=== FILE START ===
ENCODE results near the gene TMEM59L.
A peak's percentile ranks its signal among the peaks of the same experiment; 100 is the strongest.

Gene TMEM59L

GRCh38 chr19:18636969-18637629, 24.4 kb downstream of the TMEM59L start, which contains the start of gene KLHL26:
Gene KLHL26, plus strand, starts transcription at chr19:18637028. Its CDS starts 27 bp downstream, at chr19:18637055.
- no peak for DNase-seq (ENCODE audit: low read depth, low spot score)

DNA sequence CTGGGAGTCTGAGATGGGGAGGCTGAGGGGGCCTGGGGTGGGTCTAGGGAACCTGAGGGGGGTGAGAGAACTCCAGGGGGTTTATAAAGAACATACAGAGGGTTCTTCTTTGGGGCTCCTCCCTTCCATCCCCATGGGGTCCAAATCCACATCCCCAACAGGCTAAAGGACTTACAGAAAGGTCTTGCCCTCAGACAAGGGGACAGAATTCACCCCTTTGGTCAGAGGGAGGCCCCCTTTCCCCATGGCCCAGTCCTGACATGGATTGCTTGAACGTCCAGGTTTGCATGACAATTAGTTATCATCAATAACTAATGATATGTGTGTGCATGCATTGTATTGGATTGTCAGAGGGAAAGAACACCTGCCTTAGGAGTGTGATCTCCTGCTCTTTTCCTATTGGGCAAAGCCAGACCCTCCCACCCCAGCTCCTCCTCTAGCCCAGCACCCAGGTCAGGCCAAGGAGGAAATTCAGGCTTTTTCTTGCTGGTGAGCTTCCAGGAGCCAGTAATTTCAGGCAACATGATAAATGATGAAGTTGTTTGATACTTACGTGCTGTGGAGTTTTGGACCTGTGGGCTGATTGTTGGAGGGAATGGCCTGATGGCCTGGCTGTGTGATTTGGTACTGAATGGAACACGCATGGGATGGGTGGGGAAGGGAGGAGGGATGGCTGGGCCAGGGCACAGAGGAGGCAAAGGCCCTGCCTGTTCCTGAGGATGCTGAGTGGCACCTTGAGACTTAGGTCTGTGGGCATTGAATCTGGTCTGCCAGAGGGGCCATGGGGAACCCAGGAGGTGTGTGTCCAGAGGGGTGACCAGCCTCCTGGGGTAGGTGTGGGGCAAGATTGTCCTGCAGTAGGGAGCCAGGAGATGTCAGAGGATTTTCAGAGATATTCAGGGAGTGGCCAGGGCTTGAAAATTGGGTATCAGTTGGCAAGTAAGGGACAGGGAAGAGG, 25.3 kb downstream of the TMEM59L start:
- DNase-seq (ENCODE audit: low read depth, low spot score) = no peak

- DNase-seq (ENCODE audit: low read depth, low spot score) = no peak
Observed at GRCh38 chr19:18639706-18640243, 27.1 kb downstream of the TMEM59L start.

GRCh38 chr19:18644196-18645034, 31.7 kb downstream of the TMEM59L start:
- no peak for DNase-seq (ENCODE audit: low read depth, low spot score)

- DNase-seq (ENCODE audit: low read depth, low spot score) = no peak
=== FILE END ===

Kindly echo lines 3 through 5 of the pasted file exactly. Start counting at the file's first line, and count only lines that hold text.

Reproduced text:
Gene TMEM59L

GRCh38 chr19:18636969-18637629, 24.4 kb downstream of the TMEM59L start, which contains the start of gene KLHL26:
Gene KLHL26, plus strand, starts transcription at chr19:18637028. Its CDS starts 27 bp downstream, at chr19:18637055.